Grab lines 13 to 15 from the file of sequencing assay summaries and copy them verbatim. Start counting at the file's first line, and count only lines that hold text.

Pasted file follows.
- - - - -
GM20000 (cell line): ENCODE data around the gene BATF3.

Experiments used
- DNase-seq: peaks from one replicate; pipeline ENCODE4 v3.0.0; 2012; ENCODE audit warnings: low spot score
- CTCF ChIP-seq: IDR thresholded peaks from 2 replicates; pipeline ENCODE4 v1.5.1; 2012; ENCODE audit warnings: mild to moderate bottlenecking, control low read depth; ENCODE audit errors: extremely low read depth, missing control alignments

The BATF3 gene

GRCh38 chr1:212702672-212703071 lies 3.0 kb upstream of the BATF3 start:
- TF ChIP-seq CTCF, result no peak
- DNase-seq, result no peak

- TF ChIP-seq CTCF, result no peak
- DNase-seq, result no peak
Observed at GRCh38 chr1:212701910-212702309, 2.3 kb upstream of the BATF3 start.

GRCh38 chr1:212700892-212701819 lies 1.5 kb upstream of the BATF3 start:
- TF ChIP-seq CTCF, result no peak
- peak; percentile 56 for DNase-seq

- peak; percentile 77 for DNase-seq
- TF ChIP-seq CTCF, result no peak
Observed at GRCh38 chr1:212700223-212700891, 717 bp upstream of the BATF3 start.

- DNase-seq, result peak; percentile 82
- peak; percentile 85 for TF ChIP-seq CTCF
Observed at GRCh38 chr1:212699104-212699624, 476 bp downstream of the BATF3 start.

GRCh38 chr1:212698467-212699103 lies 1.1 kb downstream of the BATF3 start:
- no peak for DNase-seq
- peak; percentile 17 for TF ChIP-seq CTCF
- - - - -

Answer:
- TF ChIP-seq CTCF, result no peak
- peak; percentile 56 for DNase-seq

- peak; percentile 77 for DNase-seq